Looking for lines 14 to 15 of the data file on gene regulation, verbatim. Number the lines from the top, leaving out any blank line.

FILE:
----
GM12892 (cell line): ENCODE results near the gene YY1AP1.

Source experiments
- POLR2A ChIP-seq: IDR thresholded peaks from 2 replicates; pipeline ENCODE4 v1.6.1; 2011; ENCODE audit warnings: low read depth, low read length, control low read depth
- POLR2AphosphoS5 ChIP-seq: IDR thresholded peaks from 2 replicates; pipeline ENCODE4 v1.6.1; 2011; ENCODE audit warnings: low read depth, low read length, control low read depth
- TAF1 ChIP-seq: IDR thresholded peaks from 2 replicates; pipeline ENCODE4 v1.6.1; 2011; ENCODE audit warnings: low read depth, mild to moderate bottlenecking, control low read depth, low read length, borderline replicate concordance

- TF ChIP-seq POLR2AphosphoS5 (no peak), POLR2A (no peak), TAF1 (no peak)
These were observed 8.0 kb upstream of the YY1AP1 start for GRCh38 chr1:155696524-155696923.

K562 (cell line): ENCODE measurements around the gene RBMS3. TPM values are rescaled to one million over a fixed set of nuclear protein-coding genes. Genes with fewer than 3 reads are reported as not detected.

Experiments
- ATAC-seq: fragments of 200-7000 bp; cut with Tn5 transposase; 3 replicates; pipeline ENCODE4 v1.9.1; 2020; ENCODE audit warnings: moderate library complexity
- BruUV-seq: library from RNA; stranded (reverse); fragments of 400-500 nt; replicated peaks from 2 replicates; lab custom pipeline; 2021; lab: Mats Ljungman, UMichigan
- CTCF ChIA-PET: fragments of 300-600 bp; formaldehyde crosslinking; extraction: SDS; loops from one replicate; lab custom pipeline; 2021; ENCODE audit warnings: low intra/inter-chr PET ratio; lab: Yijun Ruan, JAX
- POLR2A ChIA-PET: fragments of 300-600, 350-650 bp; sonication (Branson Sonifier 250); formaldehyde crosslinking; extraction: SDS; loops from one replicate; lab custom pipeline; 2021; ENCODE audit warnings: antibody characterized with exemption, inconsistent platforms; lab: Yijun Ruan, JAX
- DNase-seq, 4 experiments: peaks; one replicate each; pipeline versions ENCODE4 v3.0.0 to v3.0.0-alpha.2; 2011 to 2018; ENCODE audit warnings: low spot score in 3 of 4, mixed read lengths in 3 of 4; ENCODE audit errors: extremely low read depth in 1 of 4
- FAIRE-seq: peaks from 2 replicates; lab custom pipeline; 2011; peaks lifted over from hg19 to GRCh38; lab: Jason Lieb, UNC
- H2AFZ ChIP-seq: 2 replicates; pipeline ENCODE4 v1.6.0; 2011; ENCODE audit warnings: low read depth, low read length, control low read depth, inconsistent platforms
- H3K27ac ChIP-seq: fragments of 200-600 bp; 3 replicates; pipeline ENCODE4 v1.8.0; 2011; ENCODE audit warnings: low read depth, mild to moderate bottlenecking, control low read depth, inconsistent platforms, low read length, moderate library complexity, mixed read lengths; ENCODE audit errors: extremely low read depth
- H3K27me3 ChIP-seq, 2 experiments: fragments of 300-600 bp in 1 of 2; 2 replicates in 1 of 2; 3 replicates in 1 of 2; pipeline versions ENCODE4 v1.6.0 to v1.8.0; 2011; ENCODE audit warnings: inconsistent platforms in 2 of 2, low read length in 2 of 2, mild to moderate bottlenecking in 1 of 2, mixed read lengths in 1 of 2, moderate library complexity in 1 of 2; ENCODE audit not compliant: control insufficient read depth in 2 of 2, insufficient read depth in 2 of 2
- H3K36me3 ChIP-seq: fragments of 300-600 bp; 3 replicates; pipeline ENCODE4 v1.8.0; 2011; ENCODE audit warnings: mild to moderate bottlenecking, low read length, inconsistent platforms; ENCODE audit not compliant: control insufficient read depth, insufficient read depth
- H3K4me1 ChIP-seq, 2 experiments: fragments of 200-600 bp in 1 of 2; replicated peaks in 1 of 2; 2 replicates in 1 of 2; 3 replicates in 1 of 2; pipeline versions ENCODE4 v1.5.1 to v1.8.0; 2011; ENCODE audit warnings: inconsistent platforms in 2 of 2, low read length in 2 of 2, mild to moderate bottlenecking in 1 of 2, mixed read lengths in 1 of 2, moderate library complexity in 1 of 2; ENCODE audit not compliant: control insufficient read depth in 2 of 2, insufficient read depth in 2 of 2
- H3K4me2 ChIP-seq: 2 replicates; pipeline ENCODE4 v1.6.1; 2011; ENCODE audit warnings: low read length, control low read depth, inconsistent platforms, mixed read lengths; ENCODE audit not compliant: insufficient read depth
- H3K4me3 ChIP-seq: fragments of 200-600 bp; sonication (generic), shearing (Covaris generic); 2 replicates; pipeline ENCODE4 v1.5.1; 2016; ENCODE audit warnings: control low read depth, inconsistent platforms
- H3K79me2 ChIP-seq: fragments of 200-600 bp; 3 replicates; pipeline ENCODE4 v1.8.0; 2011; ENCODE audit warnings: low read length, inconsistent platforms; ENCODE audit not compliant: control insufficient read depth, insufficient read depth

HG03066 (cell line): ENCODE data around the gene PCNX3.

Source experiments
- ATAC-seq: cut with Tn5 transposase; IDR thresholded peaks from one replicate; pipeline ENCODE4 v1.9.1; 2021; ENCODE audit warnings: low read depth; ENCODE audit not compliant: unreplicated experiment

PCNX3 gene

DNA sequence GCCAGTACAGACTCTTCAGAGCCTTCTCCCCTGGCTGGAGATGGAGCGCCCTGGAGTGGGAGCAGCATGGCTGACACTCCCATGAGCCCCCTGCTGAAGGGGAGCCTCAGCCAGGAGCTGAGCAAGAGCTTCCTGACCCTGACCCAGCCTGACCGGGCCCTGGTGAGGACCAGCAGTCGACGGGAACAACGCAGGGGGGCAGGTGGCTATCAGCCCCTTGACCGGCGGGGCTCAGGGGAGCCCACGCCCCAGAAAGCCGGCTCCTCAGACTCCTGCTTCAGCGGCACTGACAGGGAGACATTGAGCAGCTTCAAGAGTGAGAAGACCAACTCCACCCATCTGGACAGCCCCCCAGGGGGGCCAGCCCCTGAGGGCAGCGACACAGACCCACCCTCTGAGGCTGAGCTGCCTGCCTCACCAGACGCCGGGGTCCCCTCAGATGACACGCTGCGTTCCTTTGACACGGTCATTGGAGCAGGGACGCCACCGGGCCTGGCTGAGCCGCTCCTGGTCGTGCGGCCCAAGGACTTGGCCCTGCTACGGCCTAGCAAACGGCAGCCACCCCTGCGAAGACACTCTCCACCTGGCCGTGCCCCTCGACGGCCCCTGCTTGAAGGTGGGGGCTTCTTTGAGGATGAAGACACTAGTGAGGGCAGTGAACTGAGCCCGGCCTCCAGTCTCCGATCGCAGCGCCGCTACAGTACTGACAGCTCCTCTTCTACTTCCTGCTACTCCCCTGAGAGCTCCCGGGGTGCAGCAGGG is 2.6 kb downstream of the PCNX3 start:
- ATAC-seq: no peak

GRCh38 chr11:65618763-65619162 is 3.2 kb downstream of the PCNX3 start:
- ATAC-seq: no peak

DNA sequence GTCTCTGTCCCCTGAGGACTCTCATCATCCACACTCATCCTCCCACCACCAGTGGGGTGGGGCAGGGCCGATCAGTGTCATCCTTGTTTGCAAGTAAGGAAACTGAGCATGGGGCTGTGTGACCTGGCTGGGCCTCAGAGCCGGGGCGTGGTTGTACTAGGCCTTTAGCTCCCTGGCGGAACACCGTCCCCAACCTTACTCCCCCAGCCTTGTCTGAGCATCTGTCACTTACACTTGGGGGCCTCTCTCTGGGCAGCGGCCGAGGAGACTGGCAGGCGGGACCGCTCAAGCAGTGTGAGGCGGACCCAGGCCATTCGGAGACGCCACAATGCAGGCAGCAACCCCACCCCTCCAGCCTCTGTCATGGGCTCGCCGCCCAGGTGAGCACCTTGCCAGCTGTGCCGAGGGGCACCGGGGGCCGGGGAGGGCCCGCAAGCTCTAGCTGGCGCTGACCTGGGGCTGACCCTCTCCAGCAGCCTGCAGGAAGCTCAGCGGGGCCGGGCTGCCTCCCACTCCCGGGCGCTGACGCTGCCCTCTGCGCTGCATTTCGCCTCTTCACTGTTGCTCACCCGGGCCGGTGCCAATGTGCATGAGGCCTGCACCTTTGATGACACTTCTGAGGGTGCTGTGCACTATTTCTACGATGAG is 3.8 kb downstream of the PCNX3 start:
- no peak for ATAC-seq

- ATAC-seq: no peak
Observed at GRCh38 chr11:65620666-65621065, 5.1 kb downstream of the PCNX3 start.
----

- DNase-seq, 4 experiments: peaks; one replicate each; pipeline versions ENCODE4 v3.0.0 to v3.0.0-alpha.2; 2011 to 2018; ENCODE audit warnings: low spot score in 3 of 4, mixed read lengths in 3 of 4; ENCODE audit errors: extremely low read depth in 1 of 4
- FAIRE-seq: peaks from 2 replicates; lab custom pipeline; 2011; peaks lifted over from hg19 to GRCh38; lab: Jason Lieb, UNC